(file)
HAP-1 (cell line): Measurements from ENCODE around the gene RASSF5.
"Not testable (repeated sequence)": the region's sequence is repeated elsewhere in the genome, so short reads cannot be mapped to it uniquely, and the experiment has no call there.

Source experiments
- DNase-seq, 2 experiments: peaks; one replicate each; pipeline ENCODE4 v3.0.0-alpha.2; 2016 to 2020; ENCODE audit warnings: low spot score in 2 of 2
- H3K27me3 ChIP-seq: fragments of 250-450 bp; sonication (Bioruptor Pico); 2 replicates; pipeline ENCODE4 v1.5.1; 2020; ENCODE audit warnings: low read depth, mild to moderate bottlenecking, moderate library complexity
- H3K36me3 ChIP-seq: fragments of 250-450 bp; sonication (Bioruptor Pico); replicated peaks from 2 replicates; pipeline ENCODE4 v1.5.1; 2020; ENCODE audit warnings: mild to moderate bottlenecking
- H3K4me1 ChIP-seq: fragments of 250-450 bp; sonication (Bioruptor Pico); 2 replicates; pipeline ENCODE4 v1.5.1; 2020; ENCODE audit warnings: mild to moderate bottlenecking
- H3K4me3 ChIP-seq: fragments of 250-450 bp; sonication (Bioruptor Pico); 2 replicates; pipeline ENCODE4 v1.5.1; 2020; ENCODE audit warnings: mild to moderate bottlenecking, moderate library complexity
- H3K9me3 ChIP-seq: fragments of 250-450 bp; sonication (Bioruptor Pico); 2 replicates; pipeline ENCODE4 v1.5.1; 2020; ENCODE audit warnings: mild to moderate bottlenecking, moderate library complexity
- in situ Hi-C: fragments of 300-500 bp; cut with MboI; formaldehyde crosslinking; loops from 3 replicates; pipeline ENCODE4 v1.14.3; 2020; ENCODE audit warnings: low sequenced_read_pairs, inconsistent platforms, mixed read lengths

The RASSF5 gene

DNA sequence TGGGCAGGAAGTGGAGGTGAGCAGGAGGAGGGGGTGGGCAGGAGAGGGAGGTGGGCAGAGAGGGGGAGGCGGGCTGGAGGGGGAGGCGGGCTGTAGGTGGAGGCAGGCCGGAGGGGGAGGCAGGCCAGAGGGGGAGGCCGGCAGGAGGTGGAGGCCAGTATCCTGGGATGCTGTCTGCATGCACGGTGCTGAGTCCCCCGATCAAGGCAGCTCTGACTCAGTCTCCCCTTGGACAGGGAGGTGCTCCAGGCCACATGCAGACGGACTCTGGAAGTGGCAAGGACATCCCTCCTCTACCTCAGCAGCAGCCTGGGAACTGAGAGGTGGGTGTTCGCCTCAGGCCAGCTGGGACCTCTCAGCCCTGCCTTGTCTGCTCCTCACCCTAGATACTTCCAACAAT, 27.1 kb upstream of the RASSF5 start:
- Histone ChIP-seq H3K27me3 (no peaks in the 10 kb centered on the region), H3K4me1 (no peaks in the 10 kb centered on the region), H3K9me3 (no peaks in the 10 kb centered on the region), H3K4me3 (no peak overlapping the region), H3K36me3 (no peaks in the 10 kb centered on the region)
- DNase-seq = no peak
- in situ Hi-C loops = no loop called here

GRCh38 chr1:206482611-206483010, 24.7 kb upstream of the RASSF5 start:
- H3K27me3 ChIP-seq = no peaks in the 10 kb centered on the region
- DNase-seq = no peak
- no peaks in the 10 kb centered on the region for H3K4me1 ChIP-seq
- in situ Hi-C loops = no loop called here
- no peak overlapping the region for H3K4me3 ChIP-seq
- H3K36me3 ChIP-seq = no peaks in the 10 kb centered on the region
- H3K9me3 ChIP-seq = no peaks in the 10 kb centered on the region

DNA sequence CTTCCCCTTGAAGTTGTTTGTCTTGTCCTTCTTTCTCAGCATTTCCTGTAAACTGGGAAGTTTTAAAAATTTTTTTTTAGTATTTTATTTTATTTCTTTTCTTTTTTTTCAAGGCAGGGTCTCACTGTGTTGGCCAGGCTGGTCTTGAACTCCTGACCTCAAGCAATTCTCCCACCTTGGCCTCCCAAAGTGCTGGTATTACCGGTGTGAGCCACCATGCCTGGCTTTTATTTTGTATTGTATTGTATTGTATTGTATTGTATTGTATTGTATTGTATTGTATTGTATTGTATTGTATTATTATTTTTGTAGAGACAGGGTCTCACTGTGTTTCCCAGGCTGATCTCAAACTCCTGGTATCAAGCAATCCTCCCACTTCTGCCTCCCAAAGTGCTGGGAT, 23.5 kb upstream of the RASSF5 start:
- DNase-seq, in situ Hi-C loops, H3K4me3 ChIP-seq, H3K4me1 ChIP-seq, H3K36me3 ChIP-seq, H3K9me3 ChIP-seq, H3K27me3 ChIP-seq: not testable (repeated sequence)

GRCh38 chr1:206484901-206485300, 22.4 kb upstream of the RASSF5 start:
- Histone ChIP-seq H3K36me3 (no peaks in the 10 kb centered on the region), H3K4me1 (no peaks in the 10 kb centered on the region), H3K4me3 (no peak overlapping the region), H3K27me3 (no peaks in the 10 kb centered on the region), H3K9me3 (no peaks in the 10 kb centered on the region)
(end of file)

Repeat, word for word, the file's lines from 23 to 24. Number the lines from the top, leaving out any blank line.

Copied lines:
- H3K9me3 ChIP-seq = no peaks in the 10 kb centered on the region

DNA sequence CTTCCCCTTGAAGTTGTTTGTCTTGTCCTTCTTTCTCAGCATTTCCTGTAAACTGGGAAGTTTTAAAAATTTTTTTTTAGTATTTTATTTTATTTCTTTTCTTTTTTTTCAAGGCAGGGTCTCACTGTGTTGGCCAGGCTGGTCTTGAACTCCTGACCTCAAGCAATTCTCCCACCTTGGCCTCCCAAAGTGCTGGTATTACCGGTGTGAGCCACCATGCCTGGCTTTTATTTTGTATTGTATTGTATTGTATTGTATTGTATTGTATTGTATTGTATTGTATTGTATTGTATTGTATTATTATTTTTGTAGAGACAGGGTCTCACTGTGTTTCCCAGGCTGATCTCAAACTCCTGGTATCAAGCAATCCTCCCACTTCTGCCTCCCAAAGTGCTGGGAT, 23.5 kb upstream of the RASSF5 start: